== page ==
Monday, January 15, 2007

What to look for in 2007 in Canadian Copyright

Here are some big copyright issues to track in 2007 - roughly in the chronological order in which I believe they will unfold.

1. Kraft v. Euro Excellence - on January 16, 2007 the Supreme Court of Canada will begin its Winter 2007 session by hearing the appeal in this very important case about copyright and parallel imports. I’m involved in this case as counsel for an intervener, Retail Council of Canada - so I won’t say anything more for the time being. Here’s the Supreme Court’s summary of the case. For those in Ottawa who wish to attend, the hearing will begin at 9:30 AM. Public seating is limited.

2. The WIPO Standing Committee on Copyright and Related Rights (SCCR) will hold its First Special Session from January 17 to 19, 2007 in Geneva on the proposed WIPO Broadcasting Treaty. This has been a lengthy effort that has included many previous meetings, all aimed at establishing a treaty that could give broadcasters and cablecasters, such as speciality channels CNN and A&E, sweeping copyright-like exclusive rights in their transmissions - above and beyond the underlying content. Webcasters tried unsuccessfully to climb onboard. It was - and remains - a very complex and arguably far too encompassing and unpredictable solution to what is arguably a very narrow problem largely concerning the “piracy” of live signals of sporting events, etc. in some smaller countries. Broadcasters, for their part, want an exclusive retransmission right - which would enable them to collect considerable revenue from retransmitters, such as cable and satellite companies. In its recent iterations, many have been concerned that the treaty as contemplated could also effectively elongate protection of underlying content virtually forever - even public domain content. And, increasingly, broadcasters’, cablecasters and copyright owners are converging and are one and the same. Now that some big business interests have finally realized some of the potential problems with the treaty, the USA has pulled its support for the wide exclusive rights based approach. It is possible that a much narrower signal based approach could be adopted. If that doesn’t happen, the treaty initiative is likely to fizzle - though possibly slowly. A diplomatic conference is tentatively scheduled for Nov. 19 - Dec. 7, 2007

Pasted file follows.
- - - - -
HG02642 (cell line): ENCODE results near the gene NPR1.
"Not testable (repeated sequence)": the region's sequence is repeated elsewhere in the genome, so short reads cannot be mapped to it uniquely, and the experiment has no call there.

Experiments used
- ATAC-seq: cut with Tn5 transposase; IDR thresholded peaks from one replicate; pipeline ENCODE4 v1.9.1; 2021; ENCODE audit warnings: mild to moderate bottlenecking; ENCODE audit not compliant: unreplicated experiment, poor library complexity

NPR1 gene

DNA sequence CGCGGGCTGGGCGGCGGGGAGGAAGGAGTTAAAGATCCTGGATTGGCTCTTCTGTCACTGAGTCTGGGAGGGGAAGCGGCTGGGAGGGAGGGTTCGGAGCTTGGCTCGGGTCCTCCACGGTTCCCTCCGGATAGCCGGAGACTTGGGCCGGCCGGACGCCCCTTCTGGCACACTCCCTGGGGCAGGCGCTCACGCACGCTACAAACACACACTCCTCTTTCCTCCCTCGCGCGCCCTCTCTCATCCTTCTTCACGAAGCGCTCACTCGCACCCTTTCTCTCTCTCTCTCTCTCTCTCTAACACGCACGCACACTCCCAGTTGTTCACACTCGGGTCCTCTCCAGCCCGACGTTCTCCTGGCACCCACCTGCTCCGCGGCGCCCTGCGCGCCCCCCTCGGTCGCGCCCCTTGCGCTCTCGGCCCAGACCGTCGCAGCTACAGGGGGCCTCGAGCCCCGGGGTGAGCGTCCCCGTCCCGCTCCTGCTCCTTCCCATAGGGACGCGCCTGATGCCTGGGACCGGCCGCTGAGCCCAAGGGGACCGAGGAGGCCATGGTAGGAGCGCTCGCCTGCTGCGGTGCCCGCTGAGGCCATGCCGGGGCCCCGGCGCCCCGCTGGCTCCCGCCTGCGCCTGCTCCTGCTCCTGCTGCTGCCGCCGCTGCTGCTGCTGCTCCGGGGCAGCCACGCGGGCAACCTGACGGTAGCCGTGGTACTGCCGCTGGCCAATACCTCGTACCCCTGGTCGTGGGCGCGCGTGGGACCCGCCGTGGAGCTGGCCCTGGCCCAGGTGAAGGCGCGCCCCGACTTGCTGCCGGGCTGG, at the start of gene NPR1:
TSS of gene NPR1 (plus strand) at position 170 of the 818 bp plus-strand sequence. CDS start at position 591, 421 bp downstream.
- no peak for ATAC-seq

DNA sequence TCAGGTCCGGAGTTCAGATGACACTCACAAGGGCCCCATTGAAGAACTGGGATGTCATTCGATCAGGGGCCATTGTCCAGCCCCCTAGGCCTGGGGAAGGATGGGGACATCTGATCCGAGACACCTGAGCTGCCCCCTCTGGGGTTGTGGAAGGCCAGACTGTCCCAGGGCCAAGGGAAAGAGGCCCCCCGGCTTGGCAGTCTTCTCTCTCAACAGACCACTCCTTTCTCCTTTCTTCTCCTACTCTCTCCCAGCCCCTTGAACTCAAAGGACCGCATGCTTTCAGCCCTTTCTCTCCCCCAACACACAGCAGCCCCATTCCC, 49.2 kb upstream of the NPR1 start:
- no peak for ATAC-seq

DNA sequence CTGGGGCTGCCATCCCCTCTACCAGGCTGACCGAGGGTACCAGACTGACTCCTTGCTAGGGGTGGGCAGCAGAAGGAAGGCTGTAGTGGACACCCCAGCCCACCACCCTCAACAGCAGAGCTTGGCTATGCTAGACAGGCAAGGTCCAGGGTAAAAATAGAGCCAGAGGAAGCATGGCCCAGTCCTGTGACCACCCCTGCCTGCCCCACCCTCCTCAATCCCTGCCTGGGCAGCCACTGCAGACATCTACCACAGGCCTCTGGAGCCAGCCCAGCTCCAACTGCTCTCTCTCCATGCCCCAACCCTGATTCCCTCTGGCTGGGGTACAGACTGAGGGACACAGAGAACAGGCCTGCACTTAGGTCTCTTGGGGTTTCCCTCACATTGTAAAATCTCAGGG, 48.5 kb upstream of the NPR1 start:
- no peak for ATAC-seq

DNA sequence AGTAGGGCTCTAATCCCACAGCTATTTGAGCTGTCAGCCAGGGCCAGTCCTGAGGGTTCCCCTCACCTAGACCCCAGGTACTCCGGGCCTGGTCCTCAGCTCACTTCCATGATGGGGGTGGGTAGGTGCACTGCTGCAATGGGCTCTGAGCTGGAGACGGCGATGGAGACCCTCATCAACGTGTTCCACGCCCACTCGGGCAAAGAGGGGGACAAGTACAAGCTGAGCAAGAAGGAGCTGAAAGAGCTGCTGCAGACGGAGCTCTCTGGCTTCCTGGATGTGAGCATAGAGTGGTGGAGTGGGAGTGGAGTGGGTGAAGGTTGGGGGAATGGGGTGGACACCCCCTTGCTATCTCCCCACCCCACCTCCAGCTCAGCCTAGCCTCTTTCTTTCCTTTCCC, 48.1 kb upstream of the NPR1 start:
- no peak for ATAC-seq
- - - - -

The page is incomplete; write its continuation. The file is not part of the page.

3. On January 29, 2007, Canada’s Parliament will resume sitting. Talk of an election is in the air. Ministers Bernier and Oda are still in place. The dynamics of a minority government are hard to predict on an issue such as copyright, which obviously is not the sort of issue that would likely defeat a government, but is nonetheless a live grenade that can cause a lot of damage if mishandled, as Sam Bulte well knows. Rumours are that a bill will be introduced soon. Whether the Government will try and in turn succeed in pushing it through the minority minefield before an election remains to be seen.

4. The Copyright Board will hear two very important new cases.